Published: 13:34, 27 February 2012
by Nisha Chopra
Kent farms are reporting more cases of a new virus affecting sheep and cattle than almost anywhere else in the country.
Currently 12 farms in the county have seen their sheep affected by the Schmallenberg [SBV] disease - although experts won't reveal exact details.
That is the second highest amount in England - with Norfolk and East Sussex joint first, reporting 14 cases of the midge-borne virus.
More than 70 farms across the UK have been affected and the farming community expects to see more cases as the lambing season progresses.
There is no known cure for the disease that causes abortions, stillbirths and birth defects in cattle and sheep and in adult cattle it can lead to fever, diarrhoea and a decline in milk yields.
It is believed to have come here from infected midges that blew in last summer and autumn but SBV is of no risk to human health.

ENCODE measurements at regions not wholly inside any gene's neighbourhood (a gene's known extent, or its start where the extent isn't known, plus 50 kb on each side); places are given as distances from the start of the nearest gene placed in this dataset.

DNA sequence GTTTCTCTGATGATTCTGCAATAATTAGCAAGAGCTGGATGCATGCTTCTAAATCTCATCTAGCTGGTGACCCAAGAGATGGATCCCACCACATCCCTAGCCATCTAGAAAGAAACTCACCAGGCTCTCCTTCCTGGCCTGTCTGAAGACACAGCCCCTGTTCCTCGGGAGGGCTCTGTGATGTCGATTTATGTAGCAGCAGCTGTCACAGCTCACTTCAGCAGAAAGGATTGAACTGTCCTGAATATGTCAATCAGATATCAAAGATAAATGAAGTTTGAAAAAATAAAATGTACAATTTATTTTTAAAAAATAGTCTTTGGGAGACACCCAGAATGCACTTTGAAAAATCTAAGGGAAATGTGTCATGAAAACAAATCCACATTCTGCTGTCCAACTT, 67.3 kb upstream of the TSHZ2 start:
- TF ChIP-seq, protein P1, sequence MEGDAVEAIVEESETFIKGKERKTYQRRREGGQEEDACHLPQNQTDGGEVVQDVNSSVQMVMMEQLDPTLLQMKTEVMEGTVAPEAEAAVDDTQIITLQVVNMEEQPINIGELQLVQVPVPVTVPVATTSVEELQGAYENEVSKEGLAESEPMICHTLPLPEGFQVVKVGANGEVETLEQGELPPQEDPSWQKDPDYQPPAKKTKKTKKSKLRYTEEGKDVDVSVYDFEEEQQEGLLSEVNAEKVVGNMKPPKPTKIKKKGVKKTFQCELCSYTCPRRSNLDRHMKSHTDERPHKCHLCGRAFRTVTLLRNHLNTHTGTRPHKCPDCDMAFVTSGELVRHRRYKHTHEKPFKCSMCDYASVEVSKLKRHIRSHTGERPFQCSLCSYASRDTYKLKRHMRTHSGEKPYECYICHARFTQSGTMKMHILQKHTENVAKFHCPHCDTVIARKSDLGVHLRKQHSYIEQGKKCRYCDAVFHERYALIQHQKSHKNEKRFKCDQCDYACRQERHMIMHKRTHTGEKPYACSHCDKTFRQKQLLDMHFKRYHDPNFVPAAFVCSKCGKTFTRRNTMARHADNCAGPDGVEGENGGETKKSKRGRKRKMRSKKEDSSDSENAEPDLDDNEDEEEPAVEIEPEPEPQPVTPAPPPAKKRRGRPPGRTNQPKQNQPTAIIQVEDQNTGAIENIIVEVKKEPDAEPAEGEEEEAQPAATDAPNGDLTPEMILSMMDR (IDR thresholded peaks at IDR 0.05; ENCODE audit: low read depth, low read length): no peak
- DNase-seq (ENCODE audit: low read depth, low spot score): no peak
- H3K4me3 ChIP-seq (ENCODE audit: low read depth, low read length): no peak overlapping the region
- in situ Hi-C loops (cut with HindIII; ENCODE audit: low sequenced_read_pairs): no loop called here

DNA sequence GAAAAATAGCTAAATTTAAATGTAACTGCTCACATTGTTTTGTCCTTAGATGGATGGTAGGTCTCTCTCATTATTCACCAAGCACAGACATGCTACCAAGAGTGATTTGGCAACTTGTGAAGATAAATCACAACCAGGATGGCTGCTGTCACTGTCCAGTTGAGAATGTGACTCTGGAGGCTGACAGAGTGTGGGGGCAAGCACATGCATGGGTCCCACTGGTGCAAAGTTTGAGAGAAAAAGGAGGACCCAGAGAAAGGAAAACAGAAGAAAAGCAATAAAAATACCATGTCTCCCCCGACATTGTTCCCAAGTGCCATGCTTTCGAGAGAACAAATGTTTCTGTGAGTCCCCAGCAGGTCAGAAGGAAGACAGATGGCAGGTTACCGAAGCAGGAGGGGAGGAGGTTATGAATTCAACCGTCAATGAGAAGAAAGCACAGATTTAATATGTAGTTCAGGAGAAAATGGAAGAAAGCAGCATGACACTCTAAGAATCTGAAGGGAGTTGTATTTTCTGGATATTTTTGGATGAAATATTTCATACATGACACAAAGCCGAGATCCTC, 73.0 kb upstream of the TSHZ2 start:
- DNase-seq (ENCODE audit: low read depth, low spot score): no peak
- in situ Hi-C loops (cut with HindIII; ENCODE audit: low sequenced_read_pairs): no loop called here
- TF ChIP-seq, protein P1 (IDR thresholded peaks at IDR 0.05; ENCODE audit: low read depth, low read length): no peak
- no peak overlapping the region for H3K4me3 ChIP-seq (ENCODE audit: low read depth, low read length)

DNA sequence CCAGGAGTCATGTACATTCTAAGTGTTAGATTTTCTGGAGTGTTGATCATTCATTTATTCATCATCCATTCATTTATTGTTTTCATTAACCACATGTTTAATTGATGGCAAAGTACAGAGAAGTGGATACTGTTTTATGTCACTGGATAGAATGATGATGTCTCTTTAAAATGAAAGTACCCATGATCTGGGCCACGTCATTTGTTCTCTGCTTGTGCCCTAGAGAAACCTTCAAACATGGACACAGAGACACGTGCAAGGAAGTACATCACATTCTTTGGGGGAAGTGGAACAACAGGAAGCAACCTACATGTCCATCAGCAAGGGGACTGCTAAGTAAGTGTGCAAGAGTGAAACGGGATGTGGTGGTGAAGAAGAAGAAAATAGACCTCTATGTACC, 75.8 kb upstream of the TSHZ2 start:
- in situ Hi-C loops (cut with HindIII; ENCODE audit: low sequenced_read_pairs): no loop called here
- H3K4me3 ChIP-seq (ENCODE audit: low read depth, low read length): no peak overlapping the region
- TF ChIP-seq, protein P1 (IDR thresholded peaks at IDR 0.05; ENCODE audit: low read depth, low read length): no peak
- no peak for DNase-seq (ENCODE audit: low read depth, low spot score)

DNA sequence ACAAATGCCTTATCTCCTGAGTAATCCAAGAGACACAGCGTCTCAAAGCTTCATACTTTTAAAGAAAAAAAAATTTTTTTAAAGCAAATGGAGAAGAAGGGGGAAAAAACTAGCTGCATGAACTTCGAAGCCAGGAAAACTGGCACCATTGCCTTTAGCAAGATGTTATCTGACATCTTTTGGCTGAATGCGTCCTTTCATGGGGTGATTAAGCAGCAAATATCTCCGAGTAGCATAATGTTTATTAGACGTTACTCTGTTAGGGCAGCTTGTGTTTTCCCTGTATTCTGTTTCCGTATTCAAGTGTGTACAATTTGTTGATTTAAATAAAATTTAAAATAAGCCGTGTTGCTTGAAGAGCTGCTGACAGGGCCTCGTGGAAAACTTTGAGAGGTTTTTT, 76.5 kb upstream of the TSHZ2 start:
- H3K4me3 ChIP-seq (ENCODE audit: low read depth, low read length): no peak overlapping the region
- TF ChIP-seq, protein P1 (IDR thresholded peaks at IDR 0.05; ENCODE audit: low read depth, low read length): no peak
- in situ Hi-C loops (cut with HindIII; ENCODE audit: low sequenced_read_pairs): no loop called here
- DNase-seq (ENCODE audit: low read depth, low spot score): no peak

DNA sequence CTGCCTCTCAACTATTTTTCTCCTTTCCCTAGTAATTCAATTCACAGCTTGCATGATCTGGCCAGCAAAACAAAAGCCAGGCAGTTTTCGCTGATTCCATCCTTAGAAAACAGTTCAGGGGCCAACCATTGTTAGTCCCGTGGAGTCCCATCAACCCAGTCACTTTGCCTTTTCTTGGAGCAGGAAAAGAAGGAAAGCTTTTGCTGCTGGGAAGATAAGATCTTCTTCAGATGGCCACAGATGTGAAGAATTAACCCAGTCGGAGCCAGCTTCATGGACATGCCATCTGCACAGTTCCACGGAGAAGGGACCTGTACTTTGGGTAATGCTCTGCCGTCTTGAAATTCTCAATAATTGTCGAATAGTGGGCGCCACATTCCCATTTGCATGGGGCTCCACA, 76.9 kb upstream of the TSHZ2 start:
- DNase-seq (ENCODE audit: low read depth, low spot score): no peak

Isobel Bretherton, spokesman for the National Farmers Union [NFU] South East said: "Sheep farmers would normally expect a small number of abortions and stillbirths, like 2%, but farmers in East Sussex and Kent are seeing a 20% rise.
"Farmers are losing these little lambs as they’re either born dead or survive for a matter of hours. If they do survive they have deformed limbs and jaws, and may have to be humanly destroyed."
It’s understood however that adult sheep exposed to the virus can develop some immunity and continue as breeding stock for the future.
The NFU spokeswoman added: "The Institute for Animal Health, based in the UK, are working with Germany and Holland to find a vaccine but for this time of year it’s a big worry for cattle and sheep farmers as they start lambing and calving in the spring."
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